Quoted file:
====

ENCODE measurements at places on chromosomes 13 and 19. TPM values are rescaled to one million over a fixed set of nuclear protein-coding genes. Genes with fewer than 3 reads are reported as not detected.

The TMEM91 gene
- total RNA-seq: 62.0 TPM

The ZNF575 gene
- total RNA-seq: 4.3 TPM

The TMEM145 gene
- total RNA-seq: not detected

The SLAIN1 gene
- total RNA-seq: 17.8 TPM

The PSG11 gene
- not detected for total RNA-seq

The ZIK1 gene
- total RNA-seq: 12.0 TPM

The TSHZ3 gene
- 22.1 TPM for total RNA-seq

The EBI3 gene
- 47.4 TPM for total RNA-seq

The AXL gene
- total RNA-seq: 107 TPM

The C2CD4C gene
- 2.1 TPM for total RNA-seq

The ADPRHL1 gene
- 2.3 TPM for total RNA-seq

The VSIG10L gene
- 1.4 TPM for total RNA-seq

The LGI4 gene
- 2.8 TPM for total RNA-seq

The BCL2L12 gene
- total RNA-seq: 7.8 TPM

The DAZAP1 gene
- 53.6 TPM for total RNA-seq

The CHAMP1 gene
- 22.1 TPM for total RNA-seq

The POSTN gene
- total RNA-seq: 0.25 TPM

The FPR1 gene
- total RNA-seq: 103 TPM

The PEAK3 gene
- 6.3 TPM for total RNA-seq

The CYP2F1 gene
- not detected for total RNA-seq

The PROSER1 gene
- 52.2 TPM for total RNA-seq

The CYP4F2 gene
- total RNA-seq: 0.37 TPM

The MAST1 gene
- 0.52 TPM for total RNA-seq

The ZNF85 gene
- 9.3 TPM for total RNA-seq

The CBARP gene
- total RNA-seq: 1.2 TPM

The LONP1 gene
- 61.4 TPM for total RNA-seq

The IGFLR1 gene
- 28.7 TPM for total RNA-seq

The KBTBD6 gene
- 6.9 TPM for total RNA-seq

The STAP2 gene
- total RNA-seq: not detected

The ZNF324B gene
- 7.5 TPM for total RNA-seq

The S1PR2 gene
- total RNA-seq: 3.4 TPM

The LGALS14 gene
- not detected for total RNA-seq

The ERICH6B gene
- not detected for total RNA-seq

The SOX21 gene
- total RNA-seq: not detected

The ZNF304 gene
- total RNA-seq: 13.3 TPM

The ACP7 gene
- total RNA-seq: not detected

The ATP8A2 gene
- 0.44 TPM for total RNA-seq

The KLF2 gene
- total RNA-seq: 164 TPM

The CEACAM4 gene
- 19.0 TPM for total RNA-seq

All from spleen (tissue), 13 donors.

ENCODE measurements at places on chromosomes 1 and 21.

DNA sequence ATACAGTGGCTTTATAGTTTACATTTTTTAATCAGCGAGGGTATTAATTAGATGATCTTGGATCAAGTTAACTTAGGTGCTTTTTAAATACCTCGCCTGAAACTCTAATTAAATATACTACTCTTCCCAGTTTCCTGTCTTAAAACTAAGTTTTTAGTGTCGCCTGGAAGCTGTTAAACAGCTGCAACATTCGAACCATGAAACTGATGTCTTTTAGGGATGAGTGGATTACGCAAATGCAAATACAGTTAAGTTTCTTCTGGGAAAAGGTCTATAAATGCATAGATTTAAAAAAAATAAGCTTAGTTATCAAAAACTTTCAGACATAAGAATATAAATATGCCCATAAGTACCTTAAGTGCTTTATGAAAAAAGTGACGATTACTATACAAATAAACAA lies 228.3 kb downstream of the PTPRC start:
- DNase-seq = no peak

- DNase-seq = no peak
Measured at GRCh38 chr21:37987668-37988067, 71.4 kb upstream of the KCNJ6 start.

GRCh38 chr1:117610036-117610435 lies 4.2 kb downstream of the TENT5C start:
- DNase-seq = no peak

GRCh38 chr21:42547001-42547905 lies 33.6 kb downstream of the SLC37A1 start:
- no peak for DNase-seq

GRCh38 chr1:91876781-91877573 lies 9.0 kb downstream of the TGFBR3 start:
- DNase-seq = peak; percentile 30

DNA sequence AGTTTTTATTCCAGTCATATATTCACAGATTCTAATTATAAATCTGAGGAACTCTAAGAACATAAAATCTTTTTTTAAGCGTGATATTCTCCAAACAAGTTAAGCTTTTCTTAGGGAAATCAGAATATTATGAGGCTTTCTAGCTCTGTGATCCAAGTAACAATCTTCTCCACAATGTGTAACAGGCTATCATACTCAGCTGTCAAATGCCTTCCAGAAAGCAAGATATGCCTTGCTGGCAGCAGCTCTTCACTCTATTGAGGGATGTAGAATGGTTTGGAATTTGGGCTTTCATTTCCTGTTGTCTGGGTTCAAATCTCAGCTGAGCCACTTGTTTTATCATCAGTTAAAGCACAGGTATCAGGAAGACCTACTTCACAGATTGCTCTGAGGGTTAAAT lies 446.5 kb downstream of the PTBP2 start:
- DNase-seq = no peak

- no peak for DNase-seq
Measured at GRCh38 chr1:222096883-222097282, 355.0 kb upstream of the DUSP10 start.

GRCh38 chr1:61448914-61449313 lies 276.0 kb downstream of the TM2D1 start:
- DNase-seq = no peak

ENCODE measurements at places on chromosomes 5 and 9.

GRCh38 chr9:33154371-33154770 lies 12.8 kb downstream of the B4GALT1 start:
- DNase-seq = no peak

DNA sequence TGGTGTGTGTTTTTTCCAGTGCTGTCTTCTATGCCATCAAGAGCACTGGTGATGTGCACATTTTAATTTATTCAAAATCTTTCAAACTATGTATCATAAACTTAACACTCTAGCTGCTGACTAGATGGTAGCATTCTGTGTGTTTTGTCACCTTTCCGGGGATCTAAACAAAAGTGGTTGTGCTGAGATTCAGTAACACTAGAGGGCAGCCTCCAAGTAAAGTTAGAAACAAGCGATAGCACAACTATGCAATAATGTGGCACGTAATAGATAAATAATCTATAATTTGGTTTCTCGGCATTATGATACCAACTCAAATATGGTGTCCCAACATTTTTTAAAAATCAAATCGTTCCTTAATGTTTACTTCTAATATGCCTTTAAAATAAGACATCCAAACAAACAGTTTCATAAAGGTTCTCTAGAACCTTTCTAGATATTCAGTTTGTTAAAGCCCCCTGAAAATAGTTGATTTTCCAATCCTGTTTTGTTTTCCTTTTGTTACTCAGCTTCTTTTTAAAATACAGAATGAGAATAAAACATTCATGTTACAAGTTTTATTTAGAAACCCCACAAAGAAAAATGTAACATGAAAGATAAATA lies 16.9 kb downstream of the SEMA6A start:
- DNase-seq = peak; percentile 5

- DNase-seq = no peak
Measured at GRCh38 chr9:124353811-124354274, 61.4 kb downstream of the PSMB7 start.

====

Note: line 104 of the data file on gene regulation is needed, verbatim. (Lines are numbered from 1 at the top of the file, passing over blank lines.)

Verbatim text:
Measured at GRCh38 chr9:124353811-124354274, 61.4 kb downstream of the PSMB7 start.